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Preventing STIs

Practicing safer sex is a good way to lower your chances of preventing unwanted pregnancy, getting a sexually transmitted infection (STI), or passing one on to a partner. We recommend you find out what works best for you and your partners.

Preventing STIs

An STI is caused when a bacteria, virus, or parasite is passed from one person to another during sexual contact. Some kinds of sex have a lower chance of passing STIs. For example, the chance of passing an STI is much less with mutual masturbation than with unprotected genital sex. 

There are a number of ways to lower your chances of getting or passing an STI:

Barriers:  When used correctly, barriers like condoms, dental dams, and gloves lower the chance of STIs.  However, barriers don’t work for everyone. For some people, condoms can reduce sensation or make it difficult to get or keep an erection. An internal condom (sometimes called “female” condom) can sometimes help with this.



There are external condoms (sometimes called “male” condoms) and internal condoms (sometimes called “female” condoms). When used properly, they can prevent many sexually transmitted infections (STIs) and pregnancy.

A new condom should be used every time you have sex, with each new partner, and when switching from anal to oral or genital penetration. The condom should be applied before sexual contact occurs.  Condoms can be used with sex toys. 

External condom

The external condom is made of thin latex that fits snugly over the penis/external genitals. There is a tip at the top to hold ejaculate (cum).

Condoms made of latex or non-latex (ie nitrile, polyurethane and polyisoprene) are highly protective against many STIs. Do not use condoms with the spermicide nonoxynol-9 as it can cause irritation and increase the chance of getting HIV. Lambskin or sheepskin condoms protect against pregnancy, but are not effective for preventing STIs, including HIV. Novelty condoms, such as “edible” condoms, do not offer protection against either STIs or pregnancy.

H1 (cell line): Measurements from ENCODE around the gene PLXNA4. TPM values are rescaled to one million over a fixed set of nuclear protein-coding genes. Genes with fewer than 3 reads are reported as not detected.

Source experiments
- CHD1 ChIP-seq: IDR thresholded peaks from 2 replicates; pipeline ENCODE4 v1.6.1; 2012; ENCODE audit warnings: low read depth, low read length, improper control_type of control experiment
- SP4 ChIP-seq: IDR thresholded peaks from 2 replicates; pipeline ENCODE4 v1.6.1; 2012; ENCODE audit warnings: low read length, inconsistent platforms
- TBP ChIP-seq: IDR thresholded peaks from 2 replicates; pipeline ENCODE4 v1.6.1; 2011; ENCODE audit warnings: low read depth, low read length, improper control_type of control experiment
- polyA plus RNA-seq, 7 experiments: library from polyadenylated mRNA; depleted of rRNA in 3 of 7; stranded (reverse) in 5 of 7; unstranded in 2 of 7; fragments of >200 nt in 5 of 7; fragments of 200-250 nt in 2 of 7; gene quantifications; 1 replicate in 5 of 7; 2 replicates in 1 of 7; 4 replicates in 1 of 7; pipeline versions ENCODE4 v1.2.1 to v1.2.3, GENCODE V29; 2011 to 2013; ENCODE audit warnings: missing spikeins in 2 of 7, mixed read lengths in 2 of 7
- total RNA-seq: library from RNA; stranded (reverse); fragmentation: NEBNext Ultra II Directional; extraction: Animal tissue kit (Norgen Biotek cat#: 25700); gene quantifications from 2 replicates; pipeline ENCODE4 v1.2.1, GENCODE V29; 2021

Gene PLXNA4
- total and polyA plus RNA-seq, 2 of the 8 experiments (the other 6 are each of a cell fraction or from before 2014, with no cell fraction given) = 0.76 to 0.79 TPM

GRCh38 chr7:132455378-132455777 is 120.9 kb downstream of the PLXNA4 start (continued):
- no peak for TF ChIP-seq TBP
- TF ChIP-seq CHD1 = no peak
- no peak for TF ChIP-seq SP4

Some STIs, such as herpes and HPV (which causes genital warts), are passed by skin-to-skin contact. While external condoms provide good protection, they don’t cover all areas, and therefore may not always prevent infection. Dental dams and internal condoms can cover a larger area. 

You can buy condoms at most drug stores, corner stores and grocery stores. Sexual health clinics often have free external condoms available to the public.

How to use an external condom: 

  • Check the expiry date on the package. Be careful not to tear the condom when taking it out of the packet.
  • Add a drop of water-soluble or silicone lubricant to the inside of the condom if you like.
  • Check to see which way the condom rolls and put the condom on the end of the erect penis/external genitals.
  • Pinch the tip of the condom to remove the air in the tip.
  • Unroll the condom down to the base of the penis/external genitals.
  • After intercourse, withdraw the penis/external genitals before it becomes soft; hold the condom to make sure that semen does not spill out.
  • Slide the condom off the penis/external genitals, tie the open end in a knot and throw it in the garbage.

Condoms that fit well will feel better and are less likely to fall off or break. There are many styles and sizes of condoms, so it’s a good idea to try different ones to decide what works for you. Keep condoms in a cool, dry, dark place. Heat, light and moisture break down condoms and increase the risk of breakage. Find out what to do if a condom breaks.


Internal condom

The internal condom is made from synthetic nitrile, a type of material that is thinner than latex but stronger so less likely to break. It fits inside the vagina/internal genitals or inside the rectum. The internal condom is a good option for people who are sensitive or allergic to latex. It can be useful for those with a sexual partner who has difficulty maintaining erections or have soft erections. It can also be useful for those who need to rest during sex because of long sex sessions, ability, or stamina.

Reasons some people prefer the internal condom: